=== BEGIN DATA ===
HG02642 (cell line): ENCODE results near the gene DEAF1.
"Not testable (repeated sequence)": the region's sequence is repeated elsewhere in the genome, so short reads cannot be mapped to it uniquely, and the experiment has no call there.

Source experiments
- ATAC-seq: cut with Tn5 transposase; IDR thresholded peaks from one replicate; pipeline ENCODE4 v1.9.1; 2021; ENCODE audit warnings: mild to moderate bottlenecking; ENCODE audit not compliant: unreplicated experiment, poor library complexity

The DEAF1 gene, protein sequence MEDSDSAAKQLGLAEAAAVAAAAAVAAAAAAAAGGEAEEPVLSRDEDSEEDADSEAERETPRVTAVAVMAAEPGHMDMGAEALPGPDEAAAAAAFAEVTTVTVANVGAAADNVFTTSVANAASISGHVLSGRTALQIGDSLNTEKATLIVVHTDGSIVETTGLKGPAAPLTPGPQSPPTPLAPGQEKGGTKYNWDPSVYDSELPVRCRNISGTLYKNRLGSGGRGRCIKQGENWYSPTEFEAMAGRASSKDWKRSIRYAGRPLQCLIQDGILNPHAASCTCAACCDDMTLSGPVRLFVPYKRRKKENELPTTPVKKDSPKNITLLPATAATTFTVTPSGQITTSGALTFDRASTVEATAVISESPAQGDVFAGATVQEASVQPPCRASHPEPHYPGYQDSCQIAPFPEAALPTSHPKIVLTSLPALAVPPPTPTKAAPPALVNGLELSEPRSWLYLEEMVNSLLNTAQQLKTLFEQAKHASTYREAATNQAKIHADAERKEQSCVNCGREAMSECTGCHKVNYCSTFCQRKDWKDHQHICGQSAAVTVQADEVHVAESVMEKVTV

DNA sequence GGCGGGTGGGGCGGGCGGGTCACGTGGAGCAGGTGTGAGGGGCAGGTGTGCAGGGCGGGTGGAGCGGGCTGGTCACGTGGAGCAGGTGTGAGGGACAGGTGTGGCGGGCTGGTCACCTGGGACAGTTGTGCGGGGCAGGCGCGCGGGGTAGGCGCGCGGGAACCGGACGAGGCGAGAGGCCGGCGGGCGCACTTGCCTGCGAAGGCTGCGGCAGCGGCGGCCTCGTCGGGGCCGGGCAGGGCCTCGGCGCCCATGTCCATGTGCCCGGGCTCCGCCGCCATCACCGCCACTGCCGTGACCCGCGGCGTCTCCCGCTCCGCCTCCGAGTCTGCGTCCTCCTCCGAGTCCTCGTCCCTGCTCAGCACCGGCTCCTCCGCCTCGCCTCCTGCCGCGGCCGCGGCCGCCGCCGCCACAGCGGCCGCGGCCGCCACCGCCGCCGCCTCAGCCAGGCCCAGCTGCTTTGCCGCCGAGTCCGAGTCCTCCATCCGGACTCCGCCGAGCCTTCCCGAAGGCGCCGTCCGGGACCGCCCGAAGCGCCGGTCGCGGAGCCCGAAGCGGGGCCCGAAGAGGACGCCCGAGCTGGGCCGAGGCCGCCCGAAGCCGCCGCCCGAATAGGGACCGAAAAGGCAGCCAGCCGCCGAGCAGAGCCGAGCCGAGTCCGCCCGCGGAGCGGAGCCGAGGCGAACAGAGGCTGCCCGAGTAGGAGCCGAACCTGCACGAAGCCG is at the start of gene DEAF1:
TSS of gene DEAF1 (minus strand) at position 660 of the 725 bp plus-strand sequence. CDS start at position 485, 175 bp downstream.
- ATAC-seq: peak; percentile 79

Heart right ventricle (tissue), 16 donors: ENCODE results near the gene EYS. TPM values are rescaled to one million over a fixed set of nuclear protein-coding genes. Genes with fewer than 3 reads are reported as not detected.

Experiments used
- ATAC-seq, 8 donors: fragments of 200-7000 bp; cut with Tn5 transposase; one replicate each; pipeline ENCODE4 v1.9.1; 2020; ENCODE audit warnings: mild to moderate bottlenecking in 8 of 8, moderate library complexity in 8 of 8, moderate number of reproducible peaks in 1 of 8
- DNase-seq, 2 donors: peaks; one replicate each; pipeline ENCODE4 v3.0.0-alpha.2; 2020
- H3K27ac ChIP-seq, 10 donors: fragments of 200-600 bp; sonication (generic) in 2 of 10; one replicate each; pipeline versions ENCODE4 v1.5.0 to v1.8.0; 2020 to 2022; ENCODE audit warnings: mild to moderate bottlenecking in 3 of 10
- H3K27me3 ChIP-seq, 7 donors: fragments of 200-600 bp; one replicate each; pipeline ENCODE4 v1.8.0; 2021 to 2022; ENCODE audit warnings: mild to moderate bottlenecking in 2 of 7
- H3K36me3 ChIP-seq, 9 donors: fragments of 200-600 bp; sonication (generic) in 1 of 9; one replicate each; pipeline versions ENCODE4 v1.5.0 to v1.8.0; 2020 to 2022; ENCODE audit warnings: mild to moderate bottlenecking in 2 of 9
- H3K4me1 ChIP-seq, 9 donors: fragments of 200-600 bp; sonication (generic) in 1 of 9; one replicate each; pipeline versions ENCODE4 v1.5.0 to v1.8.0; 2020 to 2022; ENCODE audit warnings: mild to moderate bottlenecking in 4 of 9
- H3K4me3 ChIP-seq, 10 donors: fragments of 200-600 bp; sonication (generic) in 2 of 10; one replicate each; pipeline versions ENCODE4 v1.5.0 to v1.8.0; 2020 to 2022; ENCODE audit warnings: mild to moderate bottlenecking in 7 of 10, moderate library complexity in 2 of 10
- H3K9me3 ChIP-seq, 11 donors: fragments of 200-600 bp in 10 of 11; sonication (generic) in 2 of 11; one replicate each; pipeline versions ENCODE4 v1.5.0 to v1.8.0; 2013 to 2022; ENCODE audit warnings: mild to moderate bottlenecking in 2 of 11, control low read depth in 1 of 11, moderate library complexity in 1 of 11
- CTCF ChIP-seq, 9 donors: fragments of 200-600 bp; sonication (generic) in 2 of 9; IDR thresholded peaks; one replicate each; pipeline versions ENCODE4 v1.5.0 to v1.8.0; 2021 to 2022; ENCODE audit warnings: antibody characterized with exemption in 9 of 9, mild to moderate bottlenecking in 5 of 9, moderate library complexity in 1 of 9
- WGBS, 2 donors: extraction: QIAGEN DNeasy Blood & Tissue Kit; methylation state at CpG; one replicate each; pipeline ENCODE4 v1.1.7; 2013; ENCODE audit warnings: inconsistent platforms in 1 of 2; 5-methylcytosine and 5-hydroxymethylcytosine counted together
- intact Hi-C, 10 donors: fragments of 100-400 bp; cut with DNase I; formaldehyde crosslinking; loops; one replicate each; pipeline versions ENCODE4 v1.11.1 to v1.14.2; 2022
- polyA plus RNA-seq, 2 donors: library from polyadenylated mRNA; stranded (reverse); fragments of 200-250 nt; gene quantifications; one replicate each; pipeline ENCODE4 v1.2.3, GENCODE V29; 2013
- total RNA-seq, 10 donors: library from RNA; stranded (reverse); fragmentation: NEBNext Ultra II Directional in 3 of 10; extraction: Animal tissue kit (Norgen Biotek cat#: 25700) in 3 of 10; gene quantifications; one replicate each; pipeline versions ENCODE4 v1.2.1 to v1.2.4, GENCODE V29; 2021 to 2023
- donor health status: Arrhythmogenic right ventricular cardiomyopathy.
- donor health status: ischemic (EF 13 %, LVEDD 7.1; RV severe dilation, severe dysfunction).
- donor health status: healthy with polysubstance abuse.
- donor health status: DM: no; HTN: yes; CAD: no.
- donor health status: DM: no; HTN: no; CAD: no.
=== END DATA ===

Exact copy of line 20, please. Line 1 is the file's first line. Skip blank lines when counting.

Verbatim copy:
- WGBS, 2 donors: extraction: QIAGEN DNeasy Blood & Tissue Kit; methylation state at CpG; one replicate each; pipeline ENCODE4 v1.1.7; 2013; ENCODE audit warnings: inconsistent platforms in 1 of 2; 5-methylcytosine and 5-hydroxymethylcytosine counted together